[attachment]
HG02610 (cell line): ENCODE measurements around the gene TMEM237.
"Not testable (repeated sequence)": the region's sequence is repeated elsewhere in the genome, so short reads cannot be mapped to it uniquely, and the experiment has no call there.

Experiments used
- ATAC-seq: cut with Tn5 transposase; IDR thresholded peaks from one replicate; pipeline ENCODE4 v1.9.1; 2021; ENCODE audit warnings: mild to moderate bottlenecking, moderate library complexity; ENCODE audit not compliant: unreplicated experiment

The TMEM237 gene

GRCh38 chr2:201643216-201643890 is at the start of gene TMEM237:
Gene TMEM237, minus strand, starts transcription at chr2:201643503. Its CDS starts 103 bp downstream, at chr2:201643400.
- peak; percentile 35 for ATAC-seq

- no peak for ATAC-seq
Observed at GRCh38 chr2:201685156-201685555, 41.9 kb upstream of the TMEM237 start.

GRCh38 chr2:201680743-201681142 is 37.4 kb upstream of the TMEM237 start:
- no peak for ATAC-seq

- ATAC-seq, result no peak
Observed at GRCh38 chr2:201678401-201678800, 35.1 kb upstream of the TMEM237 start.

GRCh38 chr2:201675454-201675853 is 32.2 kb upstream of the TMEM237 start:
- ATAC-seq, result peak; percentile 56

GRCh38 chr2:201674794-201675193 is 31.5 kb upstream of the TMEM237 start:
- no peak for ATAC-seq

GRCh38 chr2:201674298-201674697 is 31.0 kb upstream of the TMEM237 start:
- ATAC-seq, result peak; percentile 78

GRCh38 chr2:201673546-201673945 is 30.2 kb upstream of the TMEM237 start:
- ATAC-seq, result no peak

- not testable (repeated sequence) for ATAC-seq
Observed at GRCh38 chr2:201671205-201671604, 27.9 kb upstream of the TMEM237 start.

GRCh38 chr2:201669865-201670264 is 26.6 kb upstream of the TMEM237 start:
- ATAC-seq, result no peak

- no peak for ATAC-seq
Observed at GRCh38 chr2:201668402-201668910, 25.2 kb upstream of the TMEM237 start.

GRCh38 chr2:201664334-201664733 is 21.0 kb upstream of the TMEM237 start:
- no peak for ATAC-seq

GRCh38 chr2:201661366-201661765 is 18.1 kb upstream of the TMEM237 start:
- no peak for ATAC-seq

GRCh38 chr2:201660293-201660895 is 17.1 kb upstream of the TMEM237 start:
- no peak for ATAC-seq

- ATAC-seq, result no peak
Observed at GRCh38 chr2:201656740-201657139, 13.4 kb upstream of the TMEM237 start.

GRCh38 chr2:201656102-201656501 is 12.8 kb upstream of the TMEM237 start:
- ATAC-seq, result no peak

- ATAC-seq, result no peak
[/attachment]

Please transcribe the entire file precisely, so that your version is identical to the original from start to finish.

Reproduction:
HG02610 (cell line): ENCODE measurements around the gene TMEM237.
"Not testable (repeated sequence)": the region's sequence is repeated elsewhere in the genome, so short reads cannot be mapped to it uniquely, and the experiment has no call there.

Experiments used
- ATAC-seq: cut with Tn5 transposase; IDR thresholded peaks from one replicate; pipeline ENCODE4 v1.9.1; 2021; ENCODE audit warnings: mild to moderate bottlenecking, moderate library complexity; ENCODE audit not compliant: unreplicated experiment

The TMEM237 gene

GRCh38 chr2:201643216-201643890 is at the start of gene TMEM237:
Gene TMEM237, minus strand, starts transcription at chr2:201643503. Its CDS starts 103 bp downstream, at chr2:201643400.
- peak; percentile 35 for ATAC-seq

- no peak for ATAC-seq
Observed at GRCh38 chr2:201685156-201685555, 41.9 kb upstream of the TMEM237 start.

GRCh38 chr2:201680743-201681142 is 37.4 kb upstream of the TMEM237 start:
- no peak for ATAC-seq

- ATAC-seq, result no peak
Observed at GRCh38 chr2:201678401-201678800, 35.1 kb upstream of the TMEM237 start.

GRCh38 chr2:201675454-201675853 is 32.2 kb upstream of the TMEM237 start:
- ATAC-seq, result peak; percentile 56

GRCh38 chr2:201674794-201675193 is 31.5 kb upstream of the TMEM237 start:
- no peak for ATAC-seq

GRCh38 chr2:201674298-201674697 is 31.0 kb upstream of the TMEM237 start:
- ATAC-seq, result peak; percentile 78

GRCh38 chr2:201673546-201673945 is 30.2 kb upstream of the TMEM237 start:
- ATAC-seq, result no peak

- not testable (repeated sequence) for ATAC-seq
Observed at GRCh38 chr2:201671205-201671604, 27.9 kb upstream of the TMEM237 start.

GRCh38 chr2:201669865-201670264 is 26.6 kb upstream of the TMEM237 start:
- ATAC-seq, result no peak

- no peak for ATAC-seq
Observed at GRCh38 chr2:201668402-201668910, 25.2 kb upstream of the TMEM237 start.

GRCh38 chr2:201664334-201664733 is 21.0 kb upstream of the TMEM237 start:
- no peak for ATAC-seq

GRCh38 chr2:201661366-201661765 is 18.1 kb upstream of the TMEM237 start:
- no peak for ATAC-seq

GRCh38 chr2:201660293-201660895 is 17.1 kb upstream of the TMEM237 start:
- no peak for ATAC-seq

- ATAC-seq, result no peak
Observed at GRCh38 chr2:201656740-201657139, 13.4 kb upstream of the TMEM237 start.

GRCh38 chr2:201656102-201656501 is 12.8 kb upstream of the TMEM237 start:
- ATAC-seq, result no peak

- ATAC-seq, result no peak